The mountain blechnum or mountain deer fern, as Blechnum tabulare is commonly known, is a large and attractive fern suitable for gardens with ample water. Blechnon means fern in Greek and tabulare refers to Table Mountain. This was where the first encounter with the plant took place that led to the recording of a scientific description of the plant, as well as the conferring of a formal scientific and internationally recognised name upon it.
B. tabulare has rhizomes covered in large surface scales. The spreading rhizomes may develop clumps of stems over time where conditions allow. The leaflets or pinnae on the large fronds are leathery, hairless on top and have entire margins. The partial unfurling of the whorl of reddish curled-in leaflets can be observed in the picture.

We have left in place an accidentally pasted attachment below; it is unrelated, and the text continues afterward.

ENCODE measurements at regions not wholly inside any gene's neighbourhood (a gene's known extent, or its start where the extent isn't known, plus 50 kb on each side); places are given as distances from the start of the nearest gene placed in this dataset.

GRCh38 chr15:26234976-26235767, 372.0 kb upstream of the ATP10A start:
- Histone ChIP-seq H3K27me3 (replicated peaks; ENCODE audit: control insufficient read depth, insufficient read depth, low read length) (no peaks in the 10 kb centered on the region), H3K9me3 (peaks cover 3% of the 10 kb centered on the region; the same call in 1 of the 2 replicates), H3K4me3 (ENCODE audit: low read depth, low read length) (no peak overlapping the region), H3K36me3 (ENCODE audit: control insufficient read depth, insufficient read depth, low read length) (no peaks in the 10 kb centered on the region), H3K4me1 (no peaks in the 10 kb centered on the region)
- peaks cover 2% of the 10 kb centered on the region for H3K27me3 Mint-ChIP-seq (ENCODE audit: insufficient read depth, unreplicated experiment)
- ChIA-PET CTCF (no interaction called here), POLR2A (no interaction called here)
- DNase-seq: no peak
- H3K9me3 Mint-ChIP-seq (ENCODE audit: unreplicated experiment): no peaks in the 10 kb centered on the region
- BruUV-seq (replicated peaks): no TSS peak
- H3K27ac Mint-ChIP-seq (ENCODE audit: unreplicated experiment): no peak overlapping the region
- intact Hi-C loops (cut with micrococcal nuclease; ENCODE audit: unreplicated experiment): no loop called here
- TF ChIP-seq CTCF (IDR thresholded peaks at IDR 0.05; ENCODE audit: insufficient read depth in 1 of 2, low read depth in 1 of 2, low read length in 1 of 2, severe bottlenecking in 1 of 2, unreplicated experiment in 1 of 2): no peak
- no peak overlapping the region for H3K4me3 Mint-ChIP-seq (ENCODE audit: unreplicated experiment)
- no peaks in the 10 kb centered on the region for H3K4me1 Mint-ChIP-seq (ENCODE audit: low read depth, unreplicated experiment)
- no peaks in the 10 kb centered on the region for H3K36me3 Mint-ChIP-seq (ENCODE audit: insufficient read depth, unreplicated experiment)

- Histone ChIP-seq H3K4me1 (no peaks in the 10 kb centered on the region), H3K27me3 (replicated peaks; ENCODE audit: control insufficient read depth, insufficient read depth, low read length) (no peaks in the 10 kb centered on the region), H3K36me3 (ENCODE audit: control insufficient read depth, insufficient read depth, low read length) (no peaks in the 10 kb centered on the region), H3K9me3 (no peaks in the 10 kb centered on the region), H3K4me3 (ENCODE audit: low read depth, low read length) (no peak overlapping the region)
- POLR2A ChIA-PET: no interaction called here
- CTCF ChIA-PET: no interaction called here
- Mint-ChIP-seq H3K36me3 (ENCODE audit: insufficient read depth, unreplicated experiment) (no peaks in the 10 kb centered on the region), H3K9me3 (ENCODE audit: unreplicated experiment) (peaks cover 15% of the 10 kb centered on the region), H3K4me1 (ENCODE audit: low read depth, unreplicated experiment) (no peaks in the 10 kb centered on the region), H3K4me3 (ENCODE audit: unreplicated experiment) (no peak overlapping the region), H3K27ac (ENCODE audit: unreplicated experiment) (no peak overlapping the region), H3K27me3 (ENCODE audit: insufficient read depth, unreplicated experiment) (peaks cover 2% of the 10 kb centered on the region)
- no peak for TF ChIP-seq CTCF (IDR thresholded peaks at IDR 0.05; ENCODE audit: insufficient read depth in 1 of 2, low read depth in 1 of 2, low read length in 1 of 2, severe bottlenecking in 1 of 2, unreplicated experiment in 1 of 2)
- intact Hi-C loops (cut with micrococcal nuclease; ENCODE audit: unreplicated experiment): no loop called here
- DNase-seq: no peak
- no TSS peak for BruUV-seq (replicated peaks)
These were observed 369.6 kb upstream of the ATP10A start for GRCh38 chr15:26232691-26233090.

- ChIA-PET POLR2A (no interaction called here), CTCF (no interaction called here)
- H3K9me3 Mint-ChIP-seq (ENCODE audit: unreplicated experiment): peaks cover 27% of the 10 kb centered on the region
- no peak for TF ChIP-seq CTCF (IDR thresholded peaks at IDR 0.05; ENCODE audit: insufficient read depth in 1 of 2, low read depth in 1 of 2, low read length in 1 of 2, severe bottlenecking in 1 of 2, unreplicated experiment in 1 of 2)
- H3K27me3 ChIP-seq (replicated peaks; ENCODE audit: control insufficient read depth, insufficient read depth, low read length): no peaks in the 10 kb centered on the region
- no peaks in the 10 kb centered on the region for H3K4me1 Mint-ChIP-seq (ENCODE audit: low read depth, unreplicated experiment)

In South Africa the mountain blechnum grows in the Western and Eastern Cape, KwaZulu-Natal and inland in Mpumalanga and Limpopo, also widely across Sub-Saharan Africa.
The plant grows where shade and water are readily available. The species is not considered to be threatened in its habitat early in the twenty first century (www.plantzafrica.com; Wikipedia; http://redlist.sanbi.org).